This Saturday, the Air Mail is delivered to your doorstep by a small, elegant, and well-forgotten British aeroplane.
Meet the Spartan Cruiser!
This wooden-framed, low-wing tri-motor was originally designed in collaboration by Saro and Percival as the A-24 Mailplane in 1931. The consortium lost interest in the venture as pure mail contracts dissipated, but the design was offered to Spartan Aircraft UK on the Isle of Wight, which marketed the type as a passenger aircraft. Orders for modest numbers were received, the first from Yugoslavia's Aeroput. Other examples went to Iraq, Egypt and India. Some later versions were built for Spartan Airlines, which was subsumed into British Airways and three were impressed into World War II RAF service.*
Here's a Flight magazine article published on July 22, 1932:
There was a time, and not so very long ago, when it was a common thing to hear the complaint that a potential purchaser of aircraft could not obtain from a British firm anything between the light aeroplane two-seater of some 100 h.p. and the large commercial "air liner" of several hundred or even over 1,000 h.p. During the last two years things have changed radically, and there are now available to the purchaser of aircraft a very complete range of types and sizes, from the smallest single-seater through two-seaters, three-seaters, four-seaters and six-seaters, to the small, intermediate and large commercial aircraft. He would be a difficult man to please who could not find among them a type to suit his particular needs.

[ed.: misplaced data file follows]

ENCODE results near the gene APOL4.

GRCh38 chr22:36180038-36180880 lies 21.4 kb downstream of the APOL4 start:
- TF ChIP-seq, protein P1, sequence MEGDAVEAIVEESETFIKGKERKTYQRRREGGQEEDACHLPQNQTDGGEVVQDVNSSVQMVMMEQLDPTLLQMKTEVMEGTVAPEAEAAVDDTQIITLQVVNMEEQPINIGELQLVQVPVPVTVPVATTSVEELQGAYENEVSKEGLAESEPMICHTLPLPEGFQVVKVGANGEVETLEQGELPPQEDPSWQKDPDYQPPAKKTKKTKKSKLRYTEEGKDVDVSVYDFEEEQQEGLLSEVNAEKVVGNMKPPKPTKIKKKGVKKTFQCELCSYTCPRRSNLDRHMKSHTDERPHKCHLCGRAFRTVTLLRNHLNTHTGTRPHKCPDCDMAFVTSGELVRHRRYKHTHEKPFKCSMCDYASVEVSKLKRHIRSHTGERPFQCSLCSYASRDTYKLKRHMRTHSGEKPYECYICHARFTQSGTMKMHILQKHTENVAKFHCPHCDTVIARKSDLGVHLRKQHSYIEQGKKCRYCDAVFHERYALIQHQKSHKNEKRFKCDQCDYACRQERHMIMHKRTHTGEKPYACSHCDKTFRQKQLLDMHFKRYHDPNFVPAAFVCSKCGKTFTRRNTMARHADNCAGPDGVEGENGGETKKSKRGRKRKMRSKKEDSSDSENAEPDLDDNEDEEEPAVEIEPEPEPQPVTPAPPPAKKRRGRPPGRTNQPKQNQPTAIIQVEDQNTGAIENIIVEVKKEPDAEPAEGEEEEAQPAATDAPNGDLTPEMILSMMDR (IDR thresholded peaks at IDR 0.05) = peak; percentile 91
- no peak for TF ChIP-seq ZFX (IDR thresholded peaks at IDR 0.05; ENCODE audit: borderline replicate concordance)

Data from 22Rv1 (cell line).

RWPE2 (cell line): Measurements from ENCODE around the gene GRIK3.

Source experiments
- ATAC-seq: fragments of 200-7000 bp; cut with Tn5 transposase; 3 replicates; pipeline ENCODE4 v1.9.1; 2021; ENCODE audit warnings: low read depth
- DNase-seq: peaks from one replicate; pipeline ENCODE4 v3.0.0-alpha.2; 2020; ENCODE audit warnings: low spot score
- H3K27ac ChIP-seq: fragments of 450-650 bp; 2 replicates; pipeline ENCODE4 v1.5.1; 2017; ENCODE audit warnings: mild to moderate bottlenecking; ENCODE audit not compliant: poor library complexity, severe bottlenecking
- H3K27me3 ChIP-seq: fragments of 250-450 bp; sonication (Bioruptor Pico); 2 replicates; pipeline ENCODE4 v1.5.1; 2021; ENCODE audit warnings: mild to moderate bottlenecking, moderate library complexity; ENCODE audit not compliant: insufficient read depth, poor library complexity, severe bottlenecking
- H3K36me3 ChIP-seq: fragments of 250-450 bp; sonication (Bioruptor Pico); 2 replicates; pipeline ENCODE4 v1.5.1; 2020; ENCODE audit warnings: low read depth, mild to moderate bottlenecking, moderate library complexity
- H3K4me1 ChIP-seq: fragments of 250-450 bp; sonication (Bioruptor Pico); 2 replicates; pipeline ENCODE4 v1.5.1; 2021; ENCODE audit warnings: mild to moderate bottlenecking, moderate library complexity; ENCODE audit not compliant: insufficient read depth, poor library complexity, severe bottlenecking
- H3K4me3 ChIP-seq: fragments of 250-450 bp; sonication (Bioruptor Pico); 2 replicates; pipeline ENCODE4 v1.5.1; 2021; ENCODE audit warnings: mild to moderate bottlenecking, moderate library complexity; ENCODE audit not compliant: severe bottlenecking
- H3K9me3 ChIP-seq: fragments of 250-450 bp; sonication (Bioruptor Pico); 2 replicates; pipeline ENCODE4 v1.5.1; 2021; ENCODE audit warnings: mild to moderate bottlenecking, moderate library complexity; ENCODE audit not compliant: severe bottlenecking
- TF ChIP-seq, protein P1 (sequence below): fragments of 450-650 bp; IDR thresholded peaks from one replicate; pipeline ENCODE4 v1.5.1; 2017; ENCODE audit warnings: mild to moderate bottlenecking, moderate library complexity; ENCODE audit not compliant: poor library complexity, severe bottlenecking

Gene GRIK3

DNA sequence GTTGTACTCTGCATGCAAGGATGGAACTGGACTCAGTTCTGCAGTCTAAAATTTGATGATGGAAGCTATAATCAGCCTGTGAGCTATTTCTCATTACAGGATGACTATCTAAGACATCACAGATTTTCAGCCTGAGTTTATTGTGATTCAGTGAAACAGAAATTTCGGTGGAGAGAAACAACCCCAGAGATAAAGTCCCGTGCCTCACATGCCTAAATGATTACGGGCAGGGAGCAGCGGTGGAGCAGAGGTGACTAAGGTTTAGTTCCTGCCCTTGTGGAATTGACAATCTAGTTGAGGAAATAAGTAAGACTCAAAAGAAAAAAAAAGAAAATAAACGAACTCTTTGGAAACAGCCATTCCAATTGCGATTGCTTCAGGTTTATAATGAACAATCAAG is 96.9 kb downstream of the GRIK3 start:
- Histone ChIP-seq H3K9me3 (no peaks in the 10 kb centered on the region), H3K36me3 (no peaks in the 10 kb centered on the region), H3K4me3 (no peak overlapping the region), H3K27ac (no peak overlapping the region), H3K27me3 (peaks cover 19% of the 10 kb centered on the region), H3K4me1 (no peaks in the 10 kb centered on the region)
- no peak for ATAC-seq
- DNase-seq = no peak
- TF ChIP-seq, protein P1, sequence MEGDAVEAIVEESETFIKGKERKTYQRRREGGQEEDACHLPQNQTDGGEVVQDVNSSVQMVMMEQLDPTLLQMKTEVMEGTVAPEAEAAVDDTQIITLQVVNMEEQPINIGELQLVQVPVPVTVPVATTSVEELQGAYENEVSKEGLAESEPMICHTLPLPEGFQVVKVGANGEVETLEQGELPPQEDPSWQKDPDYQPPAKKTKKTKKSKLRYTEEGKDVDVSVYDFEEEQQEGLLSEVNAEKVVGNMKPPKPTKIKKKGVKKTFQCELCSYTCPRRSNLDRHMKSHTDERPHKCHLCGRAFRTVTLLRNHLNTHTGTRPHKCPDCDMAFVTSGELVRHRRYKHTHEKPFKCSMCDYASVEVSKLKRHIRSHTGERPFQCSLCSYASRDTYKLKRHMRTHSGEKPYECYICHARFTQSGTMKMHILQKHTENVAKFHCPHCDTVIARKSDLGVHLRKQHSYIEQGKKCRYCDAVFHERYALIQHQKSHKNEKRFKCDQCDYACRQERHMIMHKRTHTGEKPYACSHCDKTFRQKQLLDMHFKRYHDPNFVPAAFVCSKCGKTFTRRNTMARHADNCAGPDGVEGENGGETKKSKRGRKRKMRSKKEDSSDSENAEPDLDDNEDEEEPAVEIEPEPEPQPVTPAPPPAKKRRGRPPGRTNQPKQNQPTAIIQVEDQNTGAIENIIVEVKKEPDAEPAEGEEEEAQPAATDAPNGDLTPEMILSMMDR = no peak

A six-seater which has recently made its appearance, and which should find a large field of usefulness, is the new three-engined monoplane produced at Cowes by Spartan Aircraft, Ltd., and to be marketed as the Spartan "Cruiser." The close connection between Spartan Aircraft and Saunders-Roe, Ltd., is doubtless responsible for the similarity in structural features to Saro flying boats which the "Cruiser" exhibits. These features have by now been well tried out in such types as the Saro "Cutty Sark," "Windhover" and "Cloud" flying boats, and their application to landplane type is to be regarded as very sound business.
Fitted with three de Havilland "Gipsy III" inverted engines, the "Cruiser" carries, when equipped for passenger work, five passengers in addition to the pilot. This represents a power of 72 h.p. per paying passenger, which cannot be regarded as excessive in view of the good performance of the machine.
(via Batman_60, on Flickr)
When the cabin furnishings are removed and the "Cruiser" used as a freight carrier, the pay load becomes 1,000 lb., or 2.78 lb./h.p., for an endurance of 6 hours and a cruising range of approximately 700 miles. If the range is shortened, the pay load is, of course, correspondingly increased. As the machine has been designed to, and actually does, fly on any two of its three engines, it should cruise at a power expenditure low enough to ensure that engine failure should be almost unknown, and forced landings to all intents and purposes eliminated.
The ratio of gross weight to tare weight is always worth examining, as it represents to some extent the " structural efficiency " of the aircraft. For the Spartan "Cruiser" as a passenger machine the ratio is 1.53, and for the freightcarrier it is 1.65. Both figures must be regarded as good, and indicate that considerable engineering skill has been brought to bear on the structural design.
As our readers know, a Spartan "Cruiser" is now in Australia, having been chartered by Mr. Crawford Green and flown out there by Mr. Lynch Blosse. This machine is well adapted for use in the Dominions, where a high percentage payload is desirable, particularly so as it is coupled with a good top speed.
* Info: Virtual Aircraft Museum